No dumbing down
So it was another swell evening at my friend Joe’s, with an array of wonderful wines and great food: scallop salad with Thai vinaigrette, Copper River salmon, fresh-berry-laden homemade ice cream.
When this group gets together, most of the bottles don’t get finished. Best I can tell, out of more than 15 table wines uncorked last night, only three got finished. None of a half-dozen chards, even a lovely Bouchard Meursault-PerriÃ¨res, ended up empty; former flame Aubert again disappointed.
The pinots were solid but had a bit of sameness to them. In a bit of a surprise, given the formidable competition (Kistler, Sojourn and Rivers Marie), only the Hartford Court Hailey’s Block 2005 prompted universal enthusiasm.
But the wine of the night probably was a Bordeaux that was new to me. Now most Bordeaux are new to me; I’ve never had the moolah to dive deeply into the region, and found uneven results with the less spendy stuff. Plus there are 80 gobzillion wineries there, and a guy can’t master every wine region unless he wants to get some of those sommelier initials after his name, so I mostly haven’t gone there.
(It would have been easier if I could have accepted any of several Bordeaux junkets that I’ve been offered in my newspaper job, but the ethics policies of the institution and yours truly make that a non-starter.)
But I digress. The Chateau La Croix St. Georges Pomerol 2005 that our friend Denny brought was sublime. Not profound, but an earthy delight with integrated everything. Just elegant enough. Blissful finish.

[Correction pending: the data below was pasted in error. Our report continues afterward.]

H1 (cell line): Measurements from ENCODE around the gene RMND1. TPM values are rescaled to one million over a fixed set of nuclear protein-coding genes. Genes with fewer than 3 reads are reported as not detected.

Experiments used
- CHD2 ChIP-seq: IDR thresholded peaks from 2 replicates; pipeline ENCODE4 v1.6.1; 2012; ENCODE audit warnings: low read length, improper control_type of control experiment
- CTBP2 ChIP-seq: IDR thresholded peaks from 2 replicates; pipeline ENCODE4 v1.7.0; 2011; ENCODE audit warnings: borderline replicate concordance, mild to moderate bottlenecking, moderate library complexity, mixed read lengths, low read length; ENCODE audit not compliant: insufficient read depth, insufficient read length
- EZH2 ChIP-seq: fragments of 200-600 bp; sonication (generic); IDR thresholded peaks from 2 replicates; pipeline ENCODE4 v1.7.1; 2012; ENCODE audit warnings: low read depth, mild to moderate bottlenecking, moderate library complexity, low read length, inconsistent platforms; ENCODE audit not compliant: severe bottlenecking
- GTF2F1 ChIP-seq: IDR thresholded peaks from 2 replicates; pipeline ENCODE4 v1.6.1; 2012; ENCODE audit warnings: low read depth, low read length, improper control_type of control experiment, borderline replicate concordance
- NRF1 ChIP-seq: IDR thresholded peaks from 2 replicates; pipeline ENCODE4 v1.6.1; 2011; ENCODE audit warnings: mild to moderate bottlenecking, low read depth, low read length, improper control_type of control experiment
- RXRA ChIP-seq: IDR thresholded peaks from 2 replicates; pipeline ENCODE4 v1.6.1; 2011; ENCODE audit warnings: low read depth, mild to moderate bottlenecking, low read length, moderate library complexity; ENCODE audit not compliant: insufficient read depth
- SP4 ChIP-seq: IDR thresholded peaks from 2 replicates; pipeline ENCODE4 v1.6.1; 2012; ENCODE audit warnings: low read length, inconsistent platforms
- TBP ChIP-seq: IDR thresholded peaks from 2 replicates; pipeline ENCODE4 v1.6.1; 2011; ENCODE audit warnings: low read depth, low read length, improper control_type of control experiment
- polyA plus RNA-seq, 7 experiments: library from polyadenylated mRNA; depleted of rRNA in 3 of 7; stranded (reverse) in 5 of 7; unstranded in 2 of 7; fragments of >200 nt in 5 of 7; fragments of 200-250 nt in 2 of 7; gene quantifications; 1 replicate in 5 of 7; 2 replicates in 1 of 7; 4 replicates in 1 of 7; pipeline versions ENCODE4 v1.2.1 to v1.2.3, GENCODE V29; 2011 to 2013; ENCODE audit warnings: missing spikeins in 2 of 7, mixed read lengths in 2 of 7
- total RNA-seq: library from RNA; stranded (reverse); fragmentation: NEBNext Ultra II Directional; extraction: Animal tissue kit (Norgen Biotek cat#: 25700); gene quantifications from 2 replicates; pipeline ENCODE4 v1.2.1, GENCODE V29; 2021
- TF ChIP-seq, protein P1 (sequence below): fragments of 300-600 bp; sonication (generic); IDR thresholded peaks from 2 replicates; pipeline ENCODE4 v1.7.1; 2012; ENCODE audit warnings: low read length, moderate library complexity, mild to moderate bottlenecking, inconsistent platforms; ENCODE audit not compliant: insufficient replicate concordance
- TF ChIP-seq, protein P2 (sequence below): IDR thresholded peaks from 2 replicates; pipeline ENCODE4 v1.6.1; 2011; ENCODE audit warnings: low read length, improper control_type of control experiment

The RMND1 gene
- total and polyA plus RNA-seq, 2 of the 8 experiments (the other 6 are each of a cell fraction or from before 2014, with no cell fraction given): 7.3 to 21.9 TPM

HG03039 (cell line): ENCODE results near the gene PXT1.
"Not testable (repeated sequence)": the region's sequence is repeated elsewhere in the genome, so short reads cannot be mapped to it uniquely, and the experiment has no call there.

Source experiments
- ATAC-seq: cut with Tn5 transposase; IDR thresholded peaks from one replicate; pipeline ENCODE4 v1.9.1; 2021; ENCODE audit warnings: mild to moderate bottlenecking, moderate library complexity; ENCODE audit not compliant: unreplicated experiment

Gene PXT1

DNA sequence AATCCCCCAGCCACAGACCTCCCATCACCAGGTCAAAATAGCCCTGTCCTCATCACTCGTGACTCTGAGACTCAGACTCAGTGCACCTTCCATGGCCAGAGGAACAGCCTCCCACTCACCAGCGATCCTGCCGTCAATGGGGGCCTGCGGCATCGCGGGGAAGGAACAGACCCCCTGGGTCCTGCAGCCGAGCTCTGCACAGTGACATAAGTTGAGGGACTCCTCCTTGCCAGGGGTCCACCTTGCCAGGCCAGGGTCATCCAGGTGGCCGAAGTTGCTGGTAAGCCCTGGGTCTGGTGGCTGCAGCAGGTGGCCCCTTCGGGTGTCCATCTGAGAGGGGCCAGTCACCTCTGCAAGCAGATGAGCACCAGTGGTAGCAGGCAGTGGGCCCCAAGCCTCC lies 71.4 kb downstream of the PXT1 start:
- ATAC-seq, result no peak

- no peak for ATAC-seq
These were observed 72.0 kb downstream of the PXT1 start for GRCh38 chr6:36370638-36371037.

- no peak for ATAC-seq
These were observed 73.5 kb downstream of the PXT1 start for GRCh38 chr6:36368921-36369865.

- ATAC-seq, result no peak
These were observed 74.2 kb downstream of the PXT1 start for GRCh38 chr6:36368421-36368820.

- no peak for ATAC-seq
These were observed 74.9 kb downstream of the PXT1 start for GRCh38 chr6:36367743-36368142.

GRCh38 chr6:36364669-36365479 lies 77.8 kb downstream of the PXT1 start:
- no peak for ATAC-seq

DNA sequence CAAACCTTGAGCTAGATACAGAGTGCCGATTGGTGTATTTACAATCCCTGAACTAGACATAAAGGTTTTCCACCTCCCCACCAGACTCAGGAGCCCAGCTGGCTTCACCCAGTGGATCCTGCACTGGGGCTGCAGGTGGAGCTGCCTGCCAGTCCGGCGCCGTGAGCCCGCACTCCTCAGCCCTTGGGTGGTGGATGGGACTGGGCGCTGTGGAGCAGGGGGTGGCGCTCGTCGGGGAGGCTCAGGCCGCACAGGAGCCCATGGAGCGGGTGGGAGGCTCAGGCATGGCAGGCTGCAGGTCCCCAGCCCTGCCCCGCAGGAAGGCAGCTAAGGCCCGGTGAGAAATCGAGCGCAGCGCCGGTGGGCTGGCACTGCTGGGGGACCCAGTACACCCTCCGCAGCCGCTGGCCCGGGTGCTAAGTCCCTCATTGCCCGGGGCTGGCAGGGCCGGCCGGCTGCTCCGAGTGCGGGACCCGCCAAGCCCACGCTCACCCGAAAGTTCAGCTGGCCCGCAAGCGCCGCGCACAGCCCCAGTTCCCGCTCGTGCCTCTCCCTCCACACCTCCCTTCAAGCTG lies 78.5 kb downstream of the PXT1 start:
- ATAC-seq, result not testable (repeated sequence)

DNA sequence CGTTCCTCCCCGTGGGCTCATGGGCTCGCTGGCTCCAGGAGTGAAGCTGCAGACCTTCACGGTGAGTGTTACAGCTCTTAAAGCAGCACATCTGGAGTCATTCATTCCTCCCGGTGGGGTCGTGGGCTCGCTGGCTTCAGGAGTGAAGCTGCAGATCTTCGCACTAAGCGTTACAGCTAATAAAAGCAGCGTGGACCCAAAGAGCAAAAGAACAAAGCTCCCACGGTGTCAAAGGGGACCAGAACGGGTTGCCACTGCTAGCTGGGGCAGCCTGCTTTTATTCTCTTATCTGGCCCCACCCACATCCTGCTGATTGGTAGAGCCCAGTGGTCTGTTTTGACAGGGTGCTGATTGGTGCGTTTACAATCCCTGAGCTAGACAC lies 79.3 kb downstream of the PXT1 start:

It got us to talking about a couple of things. First, how hard it is to find Napa wines this good at that price point ($40-$50). I’d put the Shafer merlot up against this wine (also likely mostly merlot, given its provenance), but few if any others. Basically, a savvy shopper can probably do better at that price range in Bordeaux than California.
The other conclusion we reached was that this kind of Bordeaux, or at least the 2005 vintage, might not be susceptible to the ups and downs that age-worthy French wines tend to go through in their evolution. (That’s another reason I haven’t invested much in Bordeaux over the years: the tales of “dead zones.”)
“This is a wine, and maybe a vintage, that isn’t going to go through a ‘dumb’ period,” Denny said. He might be right. One of my favorite things about wine is that we don’t know these things for sure, and will be forced to keep on sampling bottles such as this to try to figure it out.
Or not. It is, after all, about the journey, not the destination.